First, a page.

FELTS v. SEABOARD COAST LINE RAILROAD CO.
409 U.S. 926

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U.S. Supreme Court

FELTS v. SEABOARD COAST LINE RAILROAD CO. , 409 U.S. 926 (1972)

409 U.S. 926

Ryland S. FELTS
v.
SEABOARD COAST LINE RAILROAD COMPANY.
No. 71-1582.

Ray Leonard ADKINS
v.
KELLY'S CREEK RAILROAD COMPANY.
No. 72-163.

Supreme Court of the United States

October 16, 1972

On petitions for writ of certiorari to the United States Court of Appeals for the Fourth Circuit.

The petitions for writs of certiorari are denied.

Mr. Justice DOUGLAS, dissenting.

These cases present recurring problems under the Federal Employees Liability Act. 45 U.S.C. 56.

Page 409 U.S. 926 , 927

In No. 72-163, Adkins, an employee, lost a part of his left leg while attempting to repair a broken rail. Kelly's Creek was a carrier by rail wholly owned by Warners Collieries Company, a mining company. The jury returned a verdict for Adkins in the amount of $117,568.44. The District Court granted a defense motion for judgment n. o. v.; and the Court of Appeals affirmed. 458 F.2d 26.

In No. 71-1582, Felts was a Pullman conductor who reported for work on the Seaboard Silver Comet Train out of Richmond, Virginia. He was injured while trying to open the trap door which would allow passengers to leave or to board the car. The jury returned a verdict for Felts which the District Court set aside; and the Court of Appeals affirmed.

These two cases are classic examples of the type of cases memorialized in our many FELA controversies-a page in our history highlighted by Rogers v. Missouri Pac. R. Co., 352 U.S. 500, where we said:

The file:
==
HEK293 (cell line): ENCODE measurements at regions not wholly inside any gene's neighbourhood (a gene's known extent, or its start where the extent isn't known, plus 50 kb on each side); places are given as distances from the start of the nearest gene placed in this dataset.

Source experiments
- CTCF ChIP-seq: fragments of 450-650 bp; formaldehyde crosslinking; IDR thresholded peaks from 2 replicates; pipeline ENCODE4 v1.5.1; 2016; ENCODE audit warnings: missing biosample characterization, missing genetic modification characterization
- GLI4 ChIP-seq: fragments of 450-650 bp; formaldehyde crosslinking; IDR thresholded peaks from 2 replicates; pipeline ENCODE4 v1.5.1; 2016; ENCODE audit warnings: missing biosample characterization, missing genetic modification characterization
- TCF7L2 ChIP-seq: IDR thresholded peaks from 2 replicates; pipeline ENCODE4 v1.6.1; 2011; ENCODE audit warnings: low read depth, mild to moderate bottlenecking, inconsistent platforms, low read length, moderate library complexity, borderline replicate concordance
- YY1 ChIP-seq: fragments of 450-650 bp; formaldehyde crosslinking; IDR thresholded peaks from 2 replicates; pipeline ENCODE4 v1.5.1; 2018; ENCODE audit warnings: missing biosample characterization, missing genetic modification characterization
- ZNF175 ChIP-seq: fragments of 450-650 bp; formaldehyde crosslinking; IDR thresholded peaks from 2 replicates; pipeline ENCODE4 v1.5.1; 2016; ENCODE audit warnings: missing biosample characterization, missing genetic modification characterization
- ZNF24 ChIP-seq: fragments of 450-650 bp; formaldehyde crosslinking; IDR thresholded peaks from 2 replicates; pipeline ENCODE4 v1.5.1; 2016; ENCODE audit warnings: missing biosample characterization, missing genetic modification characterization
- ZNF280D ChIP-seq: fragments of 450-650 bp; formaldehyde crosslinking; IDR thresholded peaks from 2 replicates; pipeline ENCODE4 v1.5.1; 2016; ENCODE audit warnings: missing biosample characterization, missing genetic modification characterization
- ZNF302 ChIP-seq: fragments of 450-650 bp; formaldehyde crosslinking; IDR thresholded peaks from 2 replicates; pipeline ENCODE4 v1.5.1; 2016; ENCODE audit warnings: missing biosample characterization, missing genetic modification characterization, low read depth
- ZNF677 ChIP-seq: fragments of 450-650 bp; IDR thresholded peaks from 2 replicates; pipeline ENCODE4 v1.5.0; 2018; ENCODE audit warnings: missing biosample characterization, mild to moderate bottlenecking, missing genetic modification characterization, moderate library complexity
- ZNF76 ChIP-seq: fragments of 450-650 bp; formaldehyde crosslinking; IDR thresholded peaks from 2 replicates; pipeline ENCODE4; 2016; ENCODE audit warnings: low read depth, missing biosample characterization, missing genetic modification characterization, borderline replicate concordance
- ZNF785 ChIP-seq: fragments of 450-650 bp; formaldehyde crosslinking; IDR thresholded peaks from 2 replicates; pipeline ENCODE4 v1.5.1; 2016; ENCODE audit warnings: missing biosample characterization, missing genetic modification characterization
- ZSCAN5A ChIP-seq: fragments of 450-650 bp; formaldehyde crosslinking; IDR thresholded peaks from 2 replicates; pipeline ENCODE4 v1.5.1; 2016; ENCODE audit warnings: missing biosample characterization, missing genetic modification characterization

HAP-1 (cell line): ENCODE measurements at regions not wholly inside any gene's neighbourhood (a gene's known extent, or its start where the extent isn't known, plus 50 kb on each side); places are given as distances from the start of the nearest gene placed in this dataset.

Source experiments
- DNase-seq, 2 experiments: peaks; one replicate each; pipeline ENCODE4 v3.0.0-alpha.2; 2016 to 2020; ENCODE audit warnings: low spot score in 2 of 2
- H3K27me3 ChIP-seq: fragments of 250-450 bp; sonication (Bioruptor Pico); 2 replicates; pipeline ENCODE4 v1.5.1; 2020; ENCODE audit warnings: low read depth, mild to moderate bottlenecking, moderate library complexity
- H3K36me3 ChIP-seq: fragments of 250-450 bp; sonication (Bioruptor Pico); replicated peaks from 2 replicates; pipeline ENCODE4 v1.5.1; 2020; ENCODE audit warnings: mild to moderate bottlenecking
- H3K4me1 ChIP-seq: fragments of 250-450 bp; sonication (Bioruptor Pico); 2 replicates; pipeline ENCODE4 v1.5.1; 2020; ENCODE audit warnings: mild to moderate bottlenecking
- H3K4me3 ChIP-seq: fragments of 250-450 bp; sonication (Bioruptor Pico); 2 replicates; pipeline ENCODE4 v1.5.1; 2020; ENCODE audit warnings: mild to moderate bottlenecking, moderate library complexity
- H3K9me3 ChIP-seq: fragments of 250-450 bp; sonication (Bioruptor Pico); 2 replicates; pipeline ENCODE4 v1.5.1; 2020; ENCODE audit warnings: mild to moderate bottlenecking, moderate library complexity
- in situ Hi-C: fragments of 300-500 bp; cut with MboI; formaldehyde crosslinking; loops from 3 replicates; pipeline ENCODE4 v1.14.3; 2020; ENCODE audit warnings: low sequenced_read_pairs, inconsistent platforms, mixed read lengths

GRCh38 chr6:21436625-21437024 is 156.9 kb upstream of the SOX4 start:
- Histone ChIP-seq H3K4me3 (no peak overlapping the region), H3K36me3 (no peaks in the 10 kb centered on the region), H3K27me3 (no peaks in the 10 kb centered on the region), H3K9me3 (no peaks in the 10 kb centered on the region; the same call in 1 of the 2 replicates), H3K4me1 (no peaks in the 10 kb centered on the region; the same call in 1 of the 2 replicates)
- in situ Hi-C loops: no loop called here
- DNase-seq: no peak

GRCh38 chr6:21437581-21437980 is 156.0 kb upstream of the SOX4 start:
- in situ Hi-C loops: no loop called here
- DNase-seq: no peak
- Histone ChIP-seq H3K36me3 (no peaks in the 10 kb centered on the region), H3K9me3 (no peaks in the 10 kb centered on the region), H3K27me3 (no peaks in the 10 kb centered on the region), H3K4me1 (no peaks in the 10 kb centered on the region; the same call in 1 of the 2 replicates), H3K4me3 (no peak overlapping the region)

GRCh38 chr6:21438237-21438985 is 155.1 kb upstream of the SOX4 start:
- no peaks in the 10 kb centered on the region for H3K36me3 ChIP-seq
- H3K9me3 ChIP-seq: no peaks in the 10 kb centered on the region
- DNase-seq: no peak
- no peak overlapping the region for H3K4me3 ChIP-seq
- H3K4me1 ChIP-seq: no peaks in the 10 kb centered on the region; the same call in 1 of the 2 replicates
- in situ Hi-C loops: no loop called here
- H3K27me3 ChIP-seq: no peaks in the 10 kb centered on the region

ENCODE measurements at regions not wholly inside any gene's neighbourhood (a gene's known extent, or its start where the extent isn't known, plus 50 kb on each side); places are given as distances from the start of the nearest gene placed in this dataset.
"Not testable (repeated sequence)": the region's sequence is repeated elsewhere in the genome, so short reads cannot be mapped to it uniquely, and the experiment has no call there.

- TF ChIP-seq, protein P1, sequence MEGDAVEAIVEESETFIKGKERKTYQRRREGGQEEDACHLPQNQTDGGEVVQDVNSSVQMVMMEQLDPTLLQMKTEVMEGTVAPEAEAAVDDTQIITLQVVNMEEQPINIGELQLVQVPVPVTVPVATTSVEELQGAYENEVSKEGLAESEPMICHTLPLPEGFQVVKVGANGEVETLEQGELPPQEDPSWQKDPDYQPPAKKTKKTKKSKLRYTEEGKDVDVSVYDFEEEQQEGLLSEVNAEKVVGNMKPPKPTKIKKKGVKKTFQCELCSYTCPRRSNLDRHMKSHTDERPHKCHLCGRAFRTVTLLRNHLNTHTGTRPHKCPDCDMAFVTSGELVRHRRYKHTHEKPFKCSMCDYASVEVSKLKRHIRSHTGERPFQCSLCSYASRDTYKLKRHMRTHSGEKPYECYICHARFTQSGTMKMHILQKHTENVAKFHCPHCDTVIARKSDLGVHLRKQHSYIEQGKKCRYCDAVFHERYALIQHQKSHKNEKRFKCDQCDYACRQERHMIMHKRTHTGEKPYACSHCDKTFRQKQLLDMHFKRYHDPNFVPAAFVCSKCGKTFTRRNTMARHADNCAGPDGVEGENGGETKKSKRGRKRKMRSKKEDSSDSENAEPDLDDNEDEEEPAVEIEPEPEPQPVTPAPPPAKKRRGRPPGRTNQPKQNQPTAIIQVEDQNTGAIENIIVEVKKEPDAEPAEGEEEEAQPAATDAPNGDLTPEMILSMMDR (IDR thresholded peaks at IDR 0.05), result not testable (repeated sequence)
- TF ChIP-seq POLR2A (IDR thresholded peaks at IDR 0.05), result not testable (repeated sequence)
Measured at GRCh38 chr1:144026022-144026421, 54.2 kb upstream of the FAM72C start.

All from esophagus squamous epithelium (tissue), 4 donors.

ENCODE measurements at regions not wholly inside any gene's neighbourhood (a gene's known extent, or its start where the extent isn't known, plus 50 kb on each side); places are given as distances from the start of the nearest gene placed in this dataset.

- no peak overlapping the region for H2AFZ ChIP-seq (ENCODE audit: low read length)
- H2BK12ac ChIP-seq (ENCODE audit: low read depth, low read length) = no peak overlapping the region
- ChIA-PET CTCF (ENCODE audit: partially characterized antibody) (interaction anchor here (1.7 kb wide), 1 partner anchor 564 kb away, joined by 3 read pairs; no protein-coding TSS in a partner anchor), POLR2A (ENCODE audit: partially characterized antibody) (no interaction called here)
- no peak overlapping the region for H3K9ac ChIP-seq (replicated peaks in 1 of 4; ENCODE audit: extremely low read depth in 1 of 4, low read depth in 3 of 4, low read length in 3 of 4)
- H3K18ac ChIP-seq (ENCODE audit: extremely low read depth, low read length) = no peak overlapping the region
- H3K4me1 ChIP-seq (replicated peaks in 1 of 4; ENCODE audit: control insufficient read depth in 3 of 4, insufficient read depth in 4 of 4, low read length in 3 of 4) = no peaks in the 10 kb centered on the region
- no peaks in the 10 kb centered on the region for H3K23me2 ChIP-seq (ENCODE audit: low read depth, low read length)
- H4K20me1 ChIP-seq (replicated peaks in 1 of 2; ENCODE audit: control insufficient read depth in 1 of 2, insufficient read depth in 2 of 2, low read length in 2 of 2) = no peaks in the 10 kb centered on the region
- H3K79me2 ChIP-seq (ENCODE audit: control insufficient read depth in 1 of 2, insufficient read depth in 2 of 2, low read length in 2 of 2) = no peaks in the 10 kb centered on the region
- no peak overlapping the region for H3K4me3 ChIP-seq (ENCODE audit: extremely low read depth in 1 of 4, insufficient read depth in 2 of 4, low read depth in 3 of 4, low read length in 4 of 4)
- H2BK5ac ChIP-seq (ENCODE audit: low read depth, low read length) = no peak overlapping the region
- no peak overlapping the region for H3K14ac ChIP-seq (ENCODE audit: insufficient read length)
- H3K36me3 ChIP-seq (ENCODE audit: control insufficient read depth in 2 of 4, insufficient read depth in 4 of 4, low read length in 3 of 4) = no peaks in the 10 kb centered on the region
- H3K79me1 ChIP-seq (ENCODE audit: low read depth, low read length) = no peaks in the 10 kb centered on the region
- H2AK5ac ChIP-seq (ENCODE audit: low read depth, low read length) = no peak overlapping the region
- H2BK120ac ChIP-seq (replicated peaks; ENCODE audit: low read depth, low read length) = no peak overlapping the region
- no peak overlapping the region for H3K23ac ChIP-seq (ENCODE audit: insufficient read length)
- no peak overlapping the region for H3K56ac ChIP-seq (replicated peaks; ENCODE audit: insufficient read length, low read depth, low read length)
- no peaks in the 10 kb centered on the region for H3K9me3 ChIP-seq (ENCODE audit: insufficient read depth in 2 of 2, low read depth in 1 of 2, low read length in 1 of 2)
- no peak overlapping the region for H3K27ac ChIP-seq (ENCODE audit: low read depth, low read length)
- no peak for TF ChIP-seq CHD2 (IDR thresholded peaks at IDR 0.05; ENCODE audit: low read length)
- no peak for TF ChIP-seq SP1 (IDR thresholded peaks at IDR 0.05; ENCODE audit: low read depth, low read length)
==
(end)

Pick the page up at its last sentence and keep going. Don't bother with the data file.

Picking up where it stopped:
'Under this statute the test of a jury case is simply whether the proofs justify with reason the conclusion that employer negligence played any part, even the slightest, in producing the injury or death for which damages are sought. It does not matter that, from the evidence, the jury may also with reason, on grounds of probability, attribute the result of other causes, including the employee's contributory negligence. Judicial appraisal of the proofs to determine whether a jury question is presented is narrowly limited to the single inquiry whether, with reason, the conclusion may be drawn that negligence of the employer played any part at all in the injury or death. Judges are to fix their sights primarily to make that appraisal and, if that test is met, are bound to find that a case for the jury is made out whether or not the evidence allows the jury a choice of other probabilities. The statute [409 U.S. 926 , 928]


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